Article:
House Republican leaders don’t typically argue that there’s an abundance of jobs and that the economy is doing fine. Nevertheless, that line of argument seems to underlie their proposal to cut at least 2 million poor jobless workers from SNAP.
Noting that SNAP enrollment hasn’t fallen in tandem with the decline in the unemployment rate since the recession, they argue that SNAP’s growth in recent years is largely unrelated to the economy. But, in reality, SNAP enrollment — which has leveled off in recent months — remains high because the job market remains weak.
The unemployment rate is a poor measure of the health of today’s labor market, as our recent paper explains. The official unemployment rate does not include the large number of people who want a job — and in many cases would likely have found one in a stronger labor market — but, with jobs so hard to find, haven’t looked enough recently to count as officially unemployed.
The labor-force participation rate — the share of people aged 16 and over who are either working or officially unemployed — fell in the Great Recession and then continued to decline in the sluggish recovery. It is now at levels not seen since 1978.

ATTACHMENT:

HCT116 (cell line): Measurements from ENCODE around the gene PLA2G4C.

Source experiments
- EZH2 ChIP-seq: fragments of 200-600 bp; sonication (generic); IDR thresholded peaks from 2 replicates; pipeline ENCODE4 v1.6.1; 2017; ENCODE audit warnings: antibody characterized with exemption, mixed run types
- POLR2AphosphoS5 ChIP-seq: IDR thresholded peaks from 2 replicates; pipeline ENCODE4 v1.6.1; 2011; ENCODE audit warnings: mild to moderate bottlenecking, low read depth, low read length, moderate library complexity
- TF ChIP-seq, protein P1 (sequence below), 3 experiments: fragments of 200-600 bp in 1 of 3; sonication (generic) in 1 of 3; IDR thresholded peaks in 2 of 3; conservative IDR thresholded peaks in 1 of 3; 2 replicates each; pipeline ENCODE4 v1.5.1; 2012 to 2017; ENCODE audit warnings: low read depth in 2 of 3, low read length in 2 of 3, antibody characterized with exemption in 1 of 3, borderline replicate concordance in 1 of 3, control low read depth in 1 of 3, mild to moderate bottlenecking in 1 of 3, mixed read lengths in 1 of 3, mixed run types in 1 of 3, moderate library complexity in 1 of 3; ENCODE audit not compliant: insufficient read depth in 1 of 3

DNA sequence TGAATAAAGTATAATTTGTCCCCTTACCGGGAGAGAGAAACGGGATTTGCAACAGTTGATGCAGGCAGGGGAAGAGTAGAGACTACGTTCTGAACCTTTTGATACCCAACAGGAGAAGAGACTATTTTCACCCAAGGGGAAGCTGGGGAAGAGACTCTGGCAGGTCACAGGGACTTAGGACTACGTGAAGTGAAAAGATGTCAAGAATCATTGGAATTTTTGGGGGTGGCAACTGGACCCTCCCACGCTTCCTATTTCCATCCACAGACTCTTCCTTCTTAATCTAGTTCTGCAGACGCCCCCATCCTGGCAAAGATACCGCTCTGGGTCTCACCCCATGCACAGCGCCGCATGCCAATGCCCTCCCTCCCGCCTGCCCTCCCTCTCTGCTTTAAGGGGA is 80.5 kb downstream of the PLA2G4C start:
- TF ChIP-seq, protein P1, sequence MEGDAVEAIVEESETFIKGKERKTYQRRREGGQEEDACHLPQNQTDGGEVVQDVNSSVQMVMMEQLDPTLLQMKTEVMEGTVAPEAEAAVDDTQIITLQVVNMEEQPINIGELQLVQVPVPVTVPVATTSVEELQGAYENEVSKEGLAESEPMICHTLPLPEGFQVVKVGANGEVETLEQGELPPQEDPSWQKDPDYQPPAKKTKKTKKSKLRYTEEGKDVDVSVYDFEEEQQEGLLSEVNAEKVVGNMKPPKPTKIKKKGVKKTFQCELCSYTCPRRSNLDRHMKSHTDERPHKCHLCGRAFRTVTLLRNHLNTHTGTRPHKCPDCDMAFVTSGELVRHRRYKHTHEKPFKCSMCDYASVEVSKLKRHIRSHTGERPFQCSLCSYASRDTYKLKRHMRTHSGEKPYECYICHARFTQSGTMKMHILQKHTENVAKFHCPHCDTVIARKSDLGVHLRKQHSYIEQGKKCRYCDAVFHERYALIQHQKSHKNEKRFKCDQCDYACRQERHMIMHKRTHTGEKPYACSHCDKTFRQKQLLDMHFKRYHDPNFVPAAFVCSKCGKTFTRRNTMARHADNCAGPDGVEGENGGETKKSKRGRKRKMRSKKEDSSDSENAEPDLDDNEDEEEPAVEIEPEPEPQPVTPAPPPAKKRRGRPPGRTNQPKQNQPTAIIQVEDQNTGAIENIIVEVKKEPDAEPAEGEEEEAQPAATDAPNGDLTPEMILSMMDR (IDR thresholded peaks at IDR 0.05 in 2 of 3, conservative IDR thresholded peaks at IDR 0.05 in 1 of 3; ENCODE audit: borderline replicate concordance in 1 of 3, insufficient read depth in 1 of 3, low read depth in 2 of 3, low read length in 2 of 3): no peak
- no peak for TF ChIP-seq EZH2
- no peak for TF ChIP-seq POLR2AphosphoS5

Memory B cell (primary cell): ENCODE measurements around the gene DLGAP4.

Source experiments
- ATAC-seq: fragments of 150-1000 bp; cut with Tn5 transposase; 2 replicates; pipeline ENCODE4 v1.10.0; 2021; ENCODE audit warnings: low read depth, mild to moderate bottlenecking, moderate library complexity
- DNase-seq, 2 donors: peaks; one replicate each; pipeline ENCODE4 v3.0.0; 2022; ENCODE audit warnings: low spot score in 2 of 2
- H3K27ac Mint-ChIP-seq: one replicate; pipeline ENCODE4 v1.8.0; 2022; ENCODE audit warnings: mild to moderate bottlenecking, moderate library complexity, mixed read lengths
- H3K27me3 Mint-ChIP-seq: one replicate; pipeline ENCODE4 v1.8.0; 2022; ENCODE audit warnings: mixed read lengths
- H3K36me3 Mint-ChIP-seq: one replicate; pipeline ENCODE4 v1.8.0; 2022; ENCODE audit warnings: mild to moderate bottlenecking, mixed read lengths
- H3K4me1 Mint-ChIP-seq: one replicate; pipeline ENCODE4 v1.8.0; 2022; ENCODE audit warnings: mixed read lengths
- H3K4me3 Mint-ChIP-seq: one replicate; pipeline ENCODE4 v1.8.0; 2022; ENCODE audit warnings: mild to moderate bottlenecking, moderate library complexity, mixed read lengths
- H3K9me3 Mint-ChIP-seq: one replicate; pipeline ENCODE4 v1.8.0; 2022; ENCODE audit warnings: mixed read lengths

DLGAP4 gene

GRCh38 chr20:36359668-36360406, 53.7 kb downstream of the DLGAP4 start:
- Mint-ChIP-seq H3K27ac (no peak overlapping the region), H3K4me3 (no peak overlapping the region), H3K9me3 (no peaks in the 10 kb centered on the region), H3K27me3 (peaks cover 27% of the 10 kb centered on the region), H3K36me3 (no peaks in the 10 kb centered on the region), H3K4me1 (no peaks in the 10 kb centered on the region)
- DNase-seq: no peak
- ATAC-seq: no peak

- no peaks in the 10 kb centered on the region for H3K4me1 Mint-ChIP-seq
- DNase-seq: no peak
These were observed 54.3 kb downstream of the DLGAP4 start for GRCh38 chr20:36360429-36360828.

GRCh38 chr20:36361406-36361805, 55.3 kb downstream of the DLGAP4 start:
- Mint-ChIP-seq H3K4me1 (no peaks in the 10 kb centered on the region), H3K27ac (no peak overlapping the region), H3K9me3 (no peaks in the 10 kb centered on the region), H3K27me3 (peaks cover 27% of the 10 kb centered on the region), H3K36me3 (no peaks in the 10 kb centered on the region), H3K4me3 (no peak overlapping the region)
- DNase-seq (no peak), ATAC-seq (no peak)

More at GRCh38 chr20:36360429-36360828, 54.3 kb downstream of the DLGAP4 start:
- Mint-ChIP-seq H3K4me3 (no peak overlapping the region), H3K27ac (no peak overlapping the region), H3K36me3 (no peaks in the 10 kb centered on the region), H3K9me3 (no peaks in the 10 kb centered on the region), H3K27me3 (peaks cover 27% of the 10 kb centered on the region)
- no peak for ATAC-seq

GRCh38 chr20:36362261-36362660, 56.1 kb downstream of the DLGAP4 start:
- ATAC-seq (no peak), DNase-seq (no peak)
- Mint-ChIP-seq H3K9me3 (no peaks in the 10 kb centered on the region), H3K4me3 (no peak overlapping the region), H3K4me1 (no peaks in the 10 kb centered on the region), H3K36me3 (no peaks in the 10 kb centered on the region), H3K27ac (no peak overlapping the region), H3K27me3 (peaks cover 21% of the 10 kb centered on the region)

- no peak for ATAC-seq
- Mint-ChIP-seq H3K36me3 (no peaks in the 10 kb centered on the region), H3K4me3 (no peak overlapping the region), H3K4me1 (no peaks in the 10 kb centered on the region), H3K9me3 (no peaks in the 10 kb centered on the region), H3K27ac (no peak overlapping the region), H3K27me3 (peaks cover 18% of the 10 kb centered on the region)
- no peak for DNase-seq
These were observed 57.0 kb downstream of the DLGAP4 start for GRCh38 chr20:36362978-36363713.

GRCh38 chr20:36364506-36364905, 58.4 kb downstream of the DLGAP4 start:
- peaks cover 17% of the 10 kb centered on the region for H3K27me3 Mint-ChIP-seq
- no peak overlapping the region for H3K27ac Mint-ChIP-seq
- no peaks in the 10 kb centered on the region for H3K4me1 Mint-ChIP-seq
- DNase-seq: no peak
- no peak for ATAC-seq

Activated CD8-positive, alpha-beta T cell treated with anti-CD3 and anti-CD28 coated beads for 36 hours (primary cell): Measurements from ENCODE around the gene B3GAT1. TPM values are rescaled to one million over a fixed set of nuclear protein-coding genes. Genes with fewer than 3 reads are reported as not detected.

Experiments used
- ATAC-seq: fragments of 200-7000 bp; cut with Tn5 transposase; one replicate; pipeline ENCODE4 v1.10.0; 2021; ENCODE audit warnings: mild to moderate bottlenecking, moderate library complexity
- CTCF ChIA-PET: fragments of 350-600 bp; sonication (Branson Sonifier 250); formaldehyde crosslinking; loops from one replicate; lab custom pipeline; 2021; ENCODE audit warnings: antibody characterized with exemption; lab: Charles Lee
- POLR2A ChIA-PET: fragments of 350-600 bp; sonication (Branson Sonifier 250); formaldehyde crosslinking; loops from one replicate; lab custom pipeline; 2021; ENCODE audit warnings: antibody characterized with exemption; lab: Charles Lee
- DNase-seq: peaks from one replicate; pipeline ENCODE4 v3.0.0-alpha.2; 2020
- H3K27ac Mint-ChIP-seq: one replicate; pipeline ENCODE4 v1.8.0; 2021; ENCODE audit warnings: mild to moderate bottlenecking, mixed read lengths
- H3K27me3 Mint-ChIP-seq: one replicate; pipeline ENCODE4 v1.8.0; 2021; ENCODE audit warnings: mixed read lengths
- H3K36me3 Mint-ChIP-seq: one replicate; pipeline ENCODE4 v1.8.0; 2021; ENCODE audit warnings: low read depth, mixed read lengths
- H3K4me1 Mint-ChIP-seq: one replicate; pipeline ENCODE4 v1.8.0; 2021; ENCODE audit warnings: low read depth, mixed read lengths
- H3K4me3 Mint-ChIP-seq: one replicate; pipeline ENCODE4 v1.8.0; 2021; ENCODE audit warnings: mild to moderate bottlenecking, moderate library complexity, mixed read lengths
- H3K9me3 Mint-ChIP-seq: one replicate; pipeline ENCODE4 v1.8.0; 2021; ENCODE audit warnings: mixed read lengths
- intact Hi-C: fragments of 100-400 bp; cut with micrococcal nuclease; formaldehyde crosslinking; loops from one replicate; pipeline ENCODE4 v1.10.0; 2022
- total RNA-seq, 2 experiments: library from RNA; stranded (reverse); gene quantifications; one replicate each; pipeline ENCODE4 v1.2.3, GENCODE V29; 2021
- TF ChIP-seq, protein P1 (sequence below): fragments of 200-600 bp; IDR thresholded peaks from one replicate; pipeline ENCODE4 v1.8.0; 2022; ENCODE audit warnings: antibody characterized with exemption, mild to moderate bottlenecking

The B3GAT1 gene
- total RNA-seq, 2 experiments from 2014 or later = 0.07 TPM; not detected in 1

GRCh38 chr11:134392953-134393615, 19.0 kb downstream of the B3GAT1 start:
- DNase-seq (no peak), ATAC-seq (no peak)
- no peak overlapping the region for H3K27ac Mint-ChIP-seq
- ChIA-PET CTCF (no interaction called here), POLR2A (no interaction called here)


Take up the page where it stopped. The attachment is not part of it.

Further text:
As a result of the combination of a high unemployment rate and a low labor-force participation rate, the share of people aged 16 and over who have a job — what is often called the employment rate (or, more technically, the employment-population ratio) — plunged in the recession to levels not seen since the mid-1980s and has remained there.
Thus, while the official unemployment rate has fallen since late 2009, this masks the cold reality that the percentage of the adult population with a job is still stuck at levels it fell to when the economy hit bottom (see chart).
Moreover, history shows that declines in SNAP enrollment typically lag behind declines in the unemployment rate after recessions, in part because jobless people who can only find jobs with low wages and limited hours will often remain eligible for SNAP.
SNAP costs are expected to fall in coming years as the economy improves, as the next post in this series will explain. But if policymakers want to do more to lower SNAP costs, the best approach would be to aid the economic recovery to create jobs and boost incomes.
Next up: SNAP responded to the recession and will shrink as the economy improves.